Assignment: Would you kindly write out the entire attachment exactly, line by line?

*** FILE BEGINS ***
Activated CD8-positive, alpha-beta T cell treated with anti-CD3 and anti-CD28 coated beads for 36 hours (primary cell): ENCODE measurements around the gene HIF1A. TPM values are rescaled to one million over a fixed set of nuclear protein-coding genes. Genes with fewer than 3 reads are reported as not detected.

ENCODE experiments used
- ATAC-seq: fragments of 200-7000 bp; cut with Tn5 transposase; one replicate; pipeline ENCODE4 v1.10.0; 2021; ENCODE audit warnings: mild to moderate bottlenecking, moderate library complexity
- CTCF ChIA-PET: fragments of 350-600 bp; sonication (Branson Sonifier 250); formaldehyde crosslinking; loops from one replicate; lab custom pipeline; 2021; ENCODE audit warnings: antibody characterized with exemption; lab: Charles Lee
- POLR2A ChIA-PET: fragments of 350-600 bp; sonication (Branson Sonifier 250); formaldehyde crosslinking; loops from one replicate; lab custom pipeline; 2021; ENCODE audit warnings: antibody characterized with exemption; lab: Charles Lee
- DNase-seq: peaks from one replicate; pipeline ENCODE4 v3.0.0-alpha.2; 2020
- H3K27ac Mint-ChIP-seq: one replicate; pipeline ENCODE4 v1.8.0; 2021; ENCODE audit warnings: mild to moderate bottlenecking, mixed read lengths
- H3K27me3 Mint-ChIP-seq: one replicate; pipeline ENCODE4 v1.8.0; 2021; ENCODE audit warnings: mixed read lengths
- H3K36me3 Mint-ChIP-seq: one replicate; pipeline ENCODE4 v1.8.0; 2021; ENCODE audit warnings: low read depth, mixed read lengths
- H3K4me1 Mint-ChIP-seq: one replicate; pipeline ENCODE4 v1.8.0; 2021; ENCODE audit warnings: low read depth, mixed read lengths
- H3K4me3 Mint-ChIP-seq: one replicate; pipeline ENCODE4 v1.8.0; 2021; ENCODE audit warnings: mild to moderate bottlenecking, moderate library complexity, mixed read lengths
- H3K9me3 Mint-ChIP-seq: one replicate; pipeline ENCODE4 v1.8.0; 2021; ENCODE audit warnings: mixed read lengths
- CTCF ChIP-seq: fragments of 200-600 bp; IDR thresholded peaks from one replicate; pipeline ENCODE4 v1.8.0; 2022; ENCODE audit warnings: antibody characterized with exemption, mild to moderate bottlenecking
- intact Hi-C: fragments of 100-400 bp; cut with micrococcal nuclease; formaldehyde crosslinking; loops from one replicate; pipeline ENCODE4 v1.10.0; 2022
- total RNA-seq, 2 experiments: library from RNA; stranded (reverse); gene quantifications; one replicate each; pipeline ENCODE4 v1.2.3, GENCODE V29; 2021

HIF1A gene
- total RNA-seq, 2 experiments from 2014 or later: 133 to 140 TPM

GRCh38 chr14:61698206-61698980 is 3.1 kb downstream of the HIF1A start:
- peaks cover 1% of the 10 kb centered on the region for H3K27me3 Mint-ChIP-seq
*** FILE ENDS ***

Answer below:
Activated CD8-positive, alpha-beta T cell treated with anti-CD3 and anti-CD28 coated beads for 36 hours (primary cell): ENCODE measurements around the gene HIF1A. TPM values are rescaled to one million over a fixed set of nuclear protein-coding genes. Genes with fewer than 3 reads are reported as not detected.

ENCODE experiments used
- ATAC-seq: fragments of 200-7000 bp; cut with Tn5 transposase; one replicate; pipeline ENCODE4 v1.10.0; 2021; ENCODE audit warnings: mild to moderate bottlenecking, moderate library complexity
- CTCF ChIA-PET: fragments of 350-600 bp; sonication (Branson Sonifier 250); formaldehyde crosslinking; loops from one replicate; lab custom pipeline; 2021; ENCODE audit warnings: antibody characterized with exemption; lab: Charles Lee
- POLR2A ChIA-PET: fragments of 350-600 bp; sonication (Branson Sonifier 250); formaldehyde crosslinking; loops from one replicate; lab custom pipeline; 2021; ENCODE audit warnings: antibody characterized with exemption; lab: Charles Lee
- DNase-seq: peaks from one replicate; pipeline ENCODE4 v3.0.0-alpha.2; 2020
- H3K27ac Mint-ChIP-seq: one replicate; pipeline ENCODE4 v1.8.0; 2021; ENCODE audit warnings: mild to moderate bottlenecking, mixed read lengths
- H3K27me3 Mint-ChIP-seq: one replicate; pipeline ENCODE4 v1.8.0; 2021; ENCODE audit warnings: mixed read lengths
- H3K36me3 Mint-ChIP-seq: one replicate; pipeline ENCODE4 v1.8.0; 2021; ENCODE audit warnings: low read depth, mixed read lengths
- H3K4me1 Mint-ChIP-seq: one replicate; pipeline ENCODE4 v1.8.0; 2021; ENCODE audit warnings: low read depth, mixed read lengths
- H3K4me3 Mint-ChIP-seq: one replicate; pipeline ENCODE4 v1.8.0; 2021; ENCODE audit warnings: mild to moderate bottlenecking, moderate library complexity, mixed read lengths
- H3K9me3 Mint-ChIP-seq: one replicate; pipeline ENCODE4 v1.8.0; 2021; ENCODE audit warnings: mixed read lengths
- CTCF ChIP-seq: fragments of 200-600 bp; IDR thresholded peaks from one replicate; pipeline ENCODE4 v1.8.0; 2022; ENCODE audit warnings: antibody characterized with exemption, mild to moderate bottlenecking
- intact Hi-C: fragments of 100-400 bp; cut with micrococcal nuclease; formaldehyde crosslinking; loops from one replicate; pipeline ENCODE4 v1.10.0; 2022
- total RNA-seq, 2 experiments: library from RNA; stranded (reverse); gene quantifications; one replicate each; pipeline ENCODE4 v1.2.3, GENCODE V29; 2021

HIF1A gene
- total RNA-seq, 2 experiments from 2014 or later: 133 to 140 TPM

GRCh38 chr14:61698206-61698980 is 3.1 kb downstream of the HIF1A start:
- peaks cover 1% of the 10 kb centered on the region for H3K27me3 Mint-ChIP-seq